As if job-hunting isn't hard enough, many people start out with two strikes against them. How do you explain, for example, to a prospective employer:
* You dropped out of school as a teen-ager?
* Your job references are lousy?
* You haven't worked for months?
* You are an ex-convict?
"There are ways to present yourself effectively despite tough breaks in your past," says counselor Dick Wright, who as director of a Job Search Workshop Program in San Mateo, Calif., helped hundreds of hard-to-employ job-seekers find work. He is currently introducing job-search courses in Philadelphia's high schools.
Wright advocates a variety of tactics that he describes accurately as "brazen," aimed at "dazzling" (his word, again) employers into hiring the hardcore unemployable despite their personal histories or disabilities. He outlines his unusual and perhaps controversial methods in a new book, Hardball Job Hunting Tactics (Facts on File, 192 pages, $11.95).
One technique he suggests is the fudging of deficiencies at least long enough to get a face-to-face interview, when the job-seeker can explain how he or she has overcome them. This doesn't mean Wright advocates lying, which he certainly does not. The applicant simply doesn't reveal the whole truth immediately.
For example, consider his advice to a job-seeker who has lost an arm and faces this question on an employment application: "Do you have any physical or health limitations? If so, describe." Many applicants would list the obvious disability, and thereby reduce their competitive chances.
But, says Wright, the key word in the question is "limitations. If you can do the job and can work 40 hours a week, then what are your limitations? Arm or no arm, the answer is 'No.' Your goal is to get the interview, where you can sell your skills."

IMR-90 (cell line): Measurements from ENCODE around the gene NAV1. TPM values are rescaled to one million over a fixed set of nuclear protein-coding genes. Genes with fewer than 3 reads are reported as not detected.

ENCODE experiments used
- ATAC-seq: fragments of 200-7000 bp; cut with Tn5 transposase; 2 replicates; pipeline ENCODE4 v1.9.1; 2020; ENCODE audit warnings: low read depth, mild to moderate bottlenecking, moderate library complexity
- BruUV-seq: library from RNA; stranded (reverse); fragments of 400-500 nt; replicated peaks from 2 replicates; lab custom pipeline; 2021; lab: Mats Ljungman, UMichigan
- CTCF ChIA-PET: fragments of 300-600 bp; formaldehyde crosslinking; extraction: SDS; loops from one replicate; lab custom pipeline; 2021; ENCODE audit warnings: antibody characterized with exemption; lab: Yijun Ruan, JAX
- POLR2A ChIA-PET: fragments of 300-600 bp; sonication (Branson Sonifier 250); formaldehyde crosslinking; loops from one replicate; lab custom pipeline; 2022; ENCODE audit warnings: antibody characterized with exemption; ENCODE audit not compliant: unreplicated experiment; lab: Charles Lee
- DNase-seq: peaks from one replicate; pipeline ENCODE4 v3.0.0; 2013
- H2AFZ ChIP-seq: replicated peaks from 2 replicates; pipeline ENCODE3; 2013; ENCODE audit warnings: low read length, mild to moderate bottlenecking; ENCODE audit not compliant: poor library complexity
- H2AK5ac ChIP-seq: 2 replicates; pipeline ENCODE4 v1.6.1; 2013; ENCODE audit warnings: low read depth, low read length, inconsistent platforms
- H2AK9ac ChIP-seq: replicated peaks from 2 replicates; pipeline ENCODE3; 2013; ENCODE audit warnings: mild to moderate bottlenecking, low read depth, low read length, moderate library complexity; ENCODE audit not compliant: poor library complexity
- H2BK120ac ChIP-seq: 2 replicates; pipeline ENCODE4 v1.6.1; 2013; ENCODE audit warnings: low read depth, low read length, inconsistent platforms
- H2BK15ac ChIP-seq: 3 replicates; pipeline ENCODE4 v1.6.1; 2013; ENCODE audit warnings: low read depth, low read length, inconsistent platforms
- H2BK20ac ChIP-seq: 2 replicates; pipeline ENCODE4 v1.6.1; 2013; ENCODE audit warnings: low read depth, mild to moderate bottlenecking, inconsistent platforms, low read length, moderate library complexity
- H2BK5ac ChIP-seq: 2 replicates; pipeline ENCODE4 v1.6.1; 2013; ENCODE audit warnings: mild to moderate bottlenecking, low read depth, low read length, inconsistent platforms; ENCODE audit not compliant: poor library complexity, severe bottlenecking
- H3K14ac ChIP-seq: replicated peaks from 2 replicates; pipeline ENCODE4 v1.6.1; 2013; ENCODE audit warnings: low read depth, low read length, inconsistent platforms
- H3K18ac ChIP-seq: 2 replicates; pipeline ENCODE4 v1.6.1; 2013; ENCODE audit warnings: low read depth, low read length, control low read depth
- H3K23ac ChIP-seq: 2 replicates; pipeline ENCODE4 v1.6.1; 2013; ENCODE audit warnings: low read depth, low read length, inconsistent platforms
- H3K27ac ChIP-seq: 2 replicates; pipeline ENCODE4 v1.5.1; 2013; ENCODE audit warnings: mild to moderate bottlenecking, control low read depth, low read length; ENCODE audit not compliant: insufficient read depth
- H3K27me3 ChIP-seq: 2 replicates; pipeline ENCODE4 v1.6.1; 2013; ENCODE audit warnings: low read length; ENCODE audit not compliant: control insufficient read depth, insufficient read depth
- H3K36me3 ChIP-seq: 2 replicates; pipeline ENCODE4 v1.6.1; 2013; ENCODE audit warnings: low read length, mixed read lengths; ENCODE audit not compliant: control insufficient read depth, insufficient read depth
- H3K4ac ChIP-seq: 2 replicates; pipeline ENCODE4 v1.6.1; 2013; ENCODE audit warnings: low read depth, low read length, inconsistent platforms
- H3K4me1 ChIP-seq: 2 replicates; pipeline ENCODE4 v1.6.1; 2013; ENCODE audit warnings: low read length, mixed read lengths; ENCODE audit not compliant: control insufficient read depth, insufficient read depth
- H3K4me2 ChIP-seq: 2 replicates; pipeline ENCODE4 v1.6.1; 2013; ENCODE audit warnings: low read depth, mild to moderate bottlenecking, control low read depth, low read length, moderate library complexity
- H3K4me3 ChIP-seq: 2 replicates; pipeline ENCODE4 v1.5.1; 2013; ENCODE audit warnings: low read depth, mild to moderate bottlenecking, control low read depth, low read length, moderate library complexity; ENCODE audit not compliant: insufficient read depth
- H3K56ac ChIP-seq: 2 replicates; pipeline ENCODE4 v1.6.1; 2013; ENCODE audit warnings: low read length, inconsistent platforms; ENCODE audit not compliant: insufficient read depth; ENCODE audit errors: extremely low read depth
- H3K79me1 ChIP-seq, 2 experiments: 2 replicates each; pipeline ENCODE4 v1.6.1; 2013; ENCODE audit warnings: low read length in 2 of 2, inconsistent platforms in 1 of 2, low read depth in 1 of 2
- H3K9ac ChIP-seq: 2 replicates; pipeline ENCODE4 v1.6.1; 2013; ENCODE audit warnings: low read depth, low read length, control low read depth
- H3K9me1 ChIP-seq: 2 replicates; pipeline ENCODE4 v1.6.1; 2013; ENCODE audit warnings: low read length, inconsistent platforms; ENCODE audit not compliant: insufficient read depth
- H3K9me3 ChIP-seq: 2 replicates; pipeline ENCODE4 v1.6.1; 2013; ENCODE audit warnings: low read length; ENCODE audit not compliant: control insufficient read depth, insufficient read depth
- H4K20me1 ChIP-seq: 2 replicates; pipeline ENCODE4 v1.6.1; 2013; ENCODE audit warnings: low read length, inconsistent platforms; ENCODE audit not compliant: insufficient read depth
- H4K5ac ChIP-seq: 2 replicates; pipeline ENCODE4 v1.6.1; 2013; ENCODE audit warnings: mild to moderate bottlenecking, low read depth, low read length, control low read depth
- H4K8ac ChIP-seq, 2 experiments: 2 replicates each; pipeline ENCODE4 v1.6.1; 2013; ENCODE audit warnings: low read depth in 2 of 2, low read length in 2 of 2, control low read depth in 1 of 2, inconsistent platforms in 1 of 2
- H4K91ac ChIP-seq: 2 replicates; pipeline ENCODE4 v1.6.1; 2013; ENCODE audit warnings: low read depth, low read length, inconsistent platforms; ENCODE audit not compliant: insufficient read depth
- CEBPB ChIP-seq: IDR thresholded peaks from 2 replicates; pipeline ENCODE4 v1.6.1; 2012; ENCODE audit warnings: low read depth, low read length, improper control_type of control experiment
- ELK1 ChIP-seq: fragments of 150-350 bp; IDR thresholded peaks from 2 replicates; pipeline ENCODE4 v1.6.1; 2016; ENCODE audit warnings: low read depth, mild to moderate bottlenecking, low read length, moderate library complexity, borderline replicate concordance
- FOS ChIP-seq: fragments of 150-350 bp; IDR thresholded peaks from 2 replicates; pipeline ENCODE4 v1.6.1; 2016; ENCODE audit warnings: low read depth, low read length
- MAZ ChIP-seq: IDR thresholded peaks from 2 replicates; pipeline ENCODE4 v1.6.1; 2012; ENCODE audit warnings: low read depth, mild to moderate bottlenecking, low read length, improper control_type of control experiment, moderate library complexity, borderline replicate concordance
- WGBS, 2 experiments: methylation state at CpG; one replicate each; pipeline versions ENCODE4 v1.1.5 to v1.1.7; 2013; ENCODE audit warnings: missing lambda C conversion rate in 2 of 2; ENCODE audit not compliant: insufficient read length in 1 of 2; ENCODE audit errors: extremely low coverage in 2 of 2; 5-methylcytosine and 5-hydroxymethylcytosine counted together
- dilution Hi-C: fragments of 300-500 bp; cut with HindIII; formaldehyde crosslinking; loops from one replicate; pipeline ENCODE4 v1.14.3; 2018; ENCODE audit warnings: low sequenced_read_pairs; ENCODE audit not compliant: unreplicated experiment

If the job-seeker anticipates that an employer is going to provide a negative reference, "swallow your pride," says Wright, call up the former supervisor and explain:
"I did not have my act together and was not a good employe, but I have grown a lot since that time. While I know that professionally I cannot count on you for a good reference, could you do me a favor if a prospective employer calls you and verify only the dates I worked for you without mentioning any negative parts of my employment? I really need this from you to get a job and get on the right track."
Because "you can count on a very high forgive-and-forget factor," claims Wright, this technique works about 95 percent of the time.
Ex-offenders submitting a re'sume', he counsels, should avoid a chronological listing of past employment, which puts them at an immediate disadvantage: There will be a gap for prison time. Instead, they should prepare a re'sume' that highlights any skills--if only kitchen maintenance-- acquired behind bars.
Additionally, when asked to list the past employer, ex-offenders should use any non-threatening name by which the prison is known so as to avoid, if possible, using the words "prison," "jail," "reformatory," which could eliminate the ex-offenders from competition.
At the time of the interview, when the prospective employer appears interested in hiring, says Wright, the ex-offender might say:
"I must tell you that I have a conviction record, but I received excellent counseling and work experience and I am fully prepared and anxious to join productive society and make a contribution."
Says Wright: "If you are sincere and come across that way, you will soon find a job. We have seen it happen time and again--even for those who have committed serious crimes."
Wright strongly urges applicants to prepare for the job hunt, not--as many do--simply walk off the street and ask if there are any openings. One of the book's strongest points is its comprehensive guide to completing an application form that shows job-seekers to their best advantage.
He also provides tips for the hard-to-employ on how to uncover the "hidden" job market--where most of the jobs can be found--and how to write re'sume's, negotiate for the best salary and write thank-you letters.
An aggressive, well-conducted search for employment and attention to such details as the follow-up thank-you, Wright contends, is what dazzles employers into overlooking the job-seeker's deficiencies.